Eric D. Schabell: O11y Guide: Cloud Native Observability Pitfalls - The Protocol Jungle

Monday, February 12, 2024

O11y Guide: Cloud Native Observability Pitfalls - The Protocol Jungle

Are you looking at your organization's efforts to enter or expand into the cloud native landscape and feeling a bit daunted by the vast expanse of information surrounding cloud native observability? 

When you're moving so fast with agile practices across your DevOps, SRE's, and platform engineering teams, it's no wonder this can seem a bit confusing. 

Unfortunately, the choices being made have a great impact on both your business, your budgets, and the ultimate success of your cloud native initiatives that hasty decisions up front lead to big headaches very quickly down the road.

In the previous article, we discussed why so many practitioners are underestimating their existing landscape within cloud native observability solutions. In this article, I'll share insights into the maze that is the protocol jungle and how it's causing us pain. By sharing common pitfalls in this series, the hope is that we can learn from them.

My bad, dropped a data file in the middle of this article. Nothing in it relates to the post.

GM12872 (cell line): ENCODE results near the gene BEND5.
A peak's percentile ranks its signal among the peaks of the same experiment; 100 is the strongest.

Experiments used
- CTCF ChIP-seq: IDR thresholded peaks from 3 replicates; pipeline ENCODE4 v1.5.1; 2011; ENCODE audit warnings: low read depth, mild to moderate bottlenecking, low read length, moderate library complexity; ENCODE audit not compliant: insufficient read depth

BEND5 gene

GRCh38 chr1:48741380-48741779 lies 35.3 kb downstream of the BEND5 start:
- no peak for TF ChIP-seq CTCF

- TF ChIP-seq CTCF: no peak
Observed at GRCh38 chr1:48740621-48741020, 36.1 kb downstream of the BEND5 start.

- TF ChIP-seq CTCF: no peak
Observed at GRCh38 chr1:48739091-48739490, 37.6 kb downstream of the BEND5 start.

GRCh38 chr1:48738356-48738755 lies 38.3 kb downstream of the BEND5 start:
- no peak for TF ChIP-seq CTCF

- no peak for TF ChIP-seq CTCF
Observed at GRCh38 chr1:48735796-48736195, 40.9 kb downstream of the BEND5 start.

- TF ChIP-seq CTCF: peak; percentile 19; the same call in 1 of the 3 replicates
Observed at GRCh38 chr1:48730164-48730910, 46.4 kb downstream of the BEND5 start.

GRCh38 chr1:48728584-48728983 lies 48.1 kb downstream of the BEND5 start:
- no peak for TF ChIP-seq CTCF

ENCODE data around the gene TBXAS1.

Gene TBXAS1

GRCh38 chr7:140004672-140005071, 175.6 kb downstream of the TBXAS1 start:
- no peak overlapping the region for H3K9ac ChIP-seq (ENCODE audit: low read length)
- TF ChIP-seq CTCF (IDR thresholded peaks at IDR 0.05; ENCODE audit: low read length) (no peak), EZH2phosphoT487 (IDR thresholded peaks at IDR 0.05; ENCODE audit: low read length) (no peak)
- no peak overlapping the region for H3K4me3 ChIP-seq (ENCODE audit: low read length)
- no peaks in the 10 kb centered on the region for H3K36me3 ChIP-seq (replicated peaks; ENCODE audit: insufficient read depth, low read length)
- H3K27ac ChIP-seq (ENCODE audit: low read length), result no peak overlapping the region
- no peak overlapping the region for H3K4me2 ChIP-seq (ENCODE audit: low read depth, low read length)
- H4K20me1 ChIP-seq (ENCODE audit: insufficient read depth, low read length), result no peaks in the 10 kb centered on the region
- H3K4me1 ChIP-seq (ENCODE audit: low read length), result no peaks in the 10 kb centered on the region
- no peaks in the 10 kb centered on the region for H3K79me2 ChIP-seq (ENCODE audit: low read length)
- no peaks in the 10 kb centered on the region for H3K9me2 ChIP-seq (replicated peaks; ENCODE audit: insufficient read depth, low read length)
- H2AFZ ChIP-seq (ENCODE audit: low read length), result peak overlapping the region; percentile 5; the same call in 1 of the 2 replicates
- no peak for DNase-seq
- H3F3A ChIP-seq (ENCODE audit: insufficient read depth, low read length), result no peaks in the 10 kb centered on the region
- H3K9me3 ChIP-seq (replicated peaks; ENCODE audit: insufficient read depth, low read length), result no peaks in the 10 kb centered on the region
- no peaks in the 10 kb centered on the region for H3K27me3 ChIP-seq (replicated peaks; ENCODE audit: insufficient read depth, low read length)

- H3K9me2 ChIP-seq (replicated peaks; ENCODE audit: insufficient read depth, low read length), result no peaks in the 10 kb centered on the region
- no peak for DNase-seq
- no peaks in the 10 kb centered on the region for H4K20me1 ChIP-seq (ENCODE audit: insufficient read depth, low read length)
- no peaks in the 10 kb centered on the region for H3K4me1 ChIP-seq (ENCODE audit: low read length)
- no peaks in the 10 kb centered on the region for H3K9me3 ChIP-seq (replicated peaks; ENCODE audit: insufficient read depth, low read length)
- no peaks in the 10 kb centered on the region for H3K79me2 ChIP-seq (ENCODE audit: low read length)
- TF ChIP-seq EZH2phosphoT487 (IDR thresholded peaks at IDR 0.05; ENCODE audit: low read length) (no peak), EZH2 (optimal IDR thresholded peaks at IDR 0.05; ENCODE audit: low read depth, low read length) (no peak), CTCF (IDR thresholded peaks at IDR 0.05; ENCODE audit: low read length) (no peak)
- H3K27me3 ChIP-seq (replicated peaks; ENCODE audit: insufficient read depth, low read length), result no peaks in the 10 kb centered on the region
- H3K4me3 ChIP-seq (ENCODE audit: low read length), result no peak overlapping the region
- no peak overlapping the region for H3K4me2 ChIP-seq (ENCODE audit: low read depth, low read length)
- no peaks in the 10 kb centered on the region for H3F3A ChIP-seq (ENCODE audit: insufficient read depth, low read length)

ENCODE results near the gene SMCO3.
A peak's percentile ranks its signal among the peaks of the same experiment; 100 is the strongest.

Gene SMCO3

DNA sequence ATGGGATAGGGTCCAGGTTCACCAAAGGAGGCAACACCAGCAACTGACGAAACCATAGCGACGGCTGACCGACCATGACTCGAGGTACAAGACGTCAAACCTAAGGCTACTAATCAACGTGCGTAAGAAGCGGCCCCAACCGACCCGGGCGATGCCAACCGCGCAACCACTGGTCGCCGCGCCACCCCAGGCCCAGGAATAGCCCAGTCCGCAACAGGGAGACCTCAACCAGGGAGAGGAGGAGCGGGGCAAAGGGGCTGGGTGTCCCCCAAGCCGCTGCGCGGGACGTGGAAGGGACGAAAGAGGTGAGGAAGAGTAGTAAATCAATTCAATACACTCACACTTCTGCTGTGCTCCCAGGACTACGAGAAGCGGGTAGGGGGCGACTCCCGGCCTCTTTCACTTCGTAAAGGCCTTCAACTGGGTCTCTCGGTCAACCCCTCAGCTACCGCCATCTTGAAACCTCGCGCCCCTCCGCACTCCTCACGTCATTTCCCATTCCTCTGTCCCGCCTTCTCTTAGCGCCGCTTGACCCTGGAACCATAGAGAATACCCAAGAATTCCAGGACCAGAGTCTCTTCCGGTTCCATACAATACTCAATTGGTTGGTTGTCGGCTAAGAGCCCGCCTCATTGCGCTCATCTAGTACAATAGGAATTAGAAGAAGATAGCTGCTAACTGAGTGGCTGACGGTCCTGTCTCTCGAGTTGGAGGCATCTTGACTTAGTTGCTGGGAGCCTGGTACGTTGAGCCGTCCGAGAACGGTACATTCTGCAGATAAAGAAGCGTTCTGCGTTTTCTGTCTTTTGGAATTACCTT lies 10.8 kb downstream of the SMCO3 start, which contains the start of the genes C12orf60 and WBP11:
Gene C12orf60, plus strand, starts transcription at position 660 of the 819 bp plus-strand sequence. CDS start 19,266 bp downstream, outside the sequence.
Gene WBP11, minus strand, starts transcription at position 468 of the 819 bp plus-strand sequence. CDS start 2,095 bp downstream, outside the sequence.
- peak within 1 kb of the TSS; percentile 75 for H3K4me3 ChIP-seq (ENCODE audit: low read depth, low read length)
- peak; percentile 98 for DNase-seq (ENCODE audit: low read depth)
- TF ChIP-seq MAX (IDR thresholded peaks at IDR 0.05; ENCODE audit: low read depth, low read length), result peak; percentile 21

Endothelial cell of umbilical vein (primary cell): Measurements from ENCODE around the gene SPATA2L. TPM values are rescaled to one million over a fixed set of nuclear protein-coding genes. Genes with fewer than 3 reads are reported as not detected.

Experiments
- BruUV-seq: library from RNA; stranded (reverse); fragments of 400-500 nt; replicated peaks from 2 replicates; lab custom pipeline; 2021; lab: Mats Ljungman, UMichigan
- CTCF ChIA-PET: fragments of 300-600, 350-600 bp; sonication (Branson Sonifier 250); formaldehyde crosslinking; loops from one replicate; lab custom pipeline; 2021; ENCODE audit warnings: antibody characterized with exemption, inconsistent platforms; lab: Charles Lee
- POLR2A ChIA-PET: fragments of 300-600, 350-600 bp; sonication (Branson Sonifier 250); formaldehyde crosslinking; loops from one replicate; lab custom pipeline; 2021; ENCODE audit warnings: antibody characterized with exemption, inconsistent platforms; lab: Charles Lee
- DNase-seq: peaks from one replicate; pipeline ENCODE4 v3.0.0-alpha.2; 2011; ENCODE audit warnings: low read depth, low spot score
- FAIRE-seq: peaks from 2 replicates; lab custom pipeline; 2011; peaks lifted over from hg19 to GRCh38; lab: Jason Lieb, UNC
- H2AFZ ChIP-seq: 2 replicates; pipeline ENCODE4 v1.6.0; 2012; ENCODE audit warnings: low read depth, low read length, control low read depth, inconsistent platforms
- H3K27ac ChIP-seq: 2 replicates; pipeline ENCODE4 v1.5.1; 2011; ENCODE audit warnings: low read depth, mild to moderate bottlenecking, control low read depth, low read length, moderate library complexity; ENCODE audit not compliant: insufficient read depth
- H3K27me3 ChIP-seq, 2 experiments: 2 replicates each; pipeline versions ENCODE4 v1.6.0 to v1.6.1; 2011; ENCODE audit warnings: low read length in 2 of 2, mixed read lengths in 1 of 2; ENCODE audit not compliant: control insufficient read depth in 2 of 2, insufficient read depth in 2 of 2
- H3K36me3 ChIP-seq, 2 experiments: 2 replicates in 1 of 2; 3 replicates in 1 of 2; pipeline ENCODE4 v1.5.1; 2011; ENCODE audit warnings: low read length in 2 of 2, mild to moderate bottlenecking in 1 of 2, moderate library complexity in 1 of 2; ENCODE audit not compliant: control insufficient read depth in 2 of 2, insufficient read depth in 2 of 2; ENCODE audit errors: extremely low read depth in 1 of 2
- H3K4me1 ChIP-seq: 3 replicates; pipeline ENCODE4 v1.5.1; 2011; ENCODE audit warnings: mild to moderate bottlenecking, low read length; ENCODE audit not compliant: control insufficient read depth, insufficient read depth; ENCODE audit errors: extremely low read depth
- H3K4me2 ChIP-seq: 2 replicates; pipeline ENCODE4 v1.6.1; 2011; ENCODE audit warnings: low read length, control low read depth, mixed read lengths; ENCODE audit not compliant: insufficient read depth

We often get excited about the solutions we are designing and forget the fundamental decisions that are important to a longer term scalable solution. Open standards should be the default, but it's obviously very easy to be led astray in the protocol jungle when we are designing our cloud native observability solutions.

Choosing the right path

The fundamental question is are we going to keep our options open and apply open source in our observability architecture? While I've talked a lot over my career about how the default for me is always open, in the world of cloud native it was not always possible to find open standards to apply.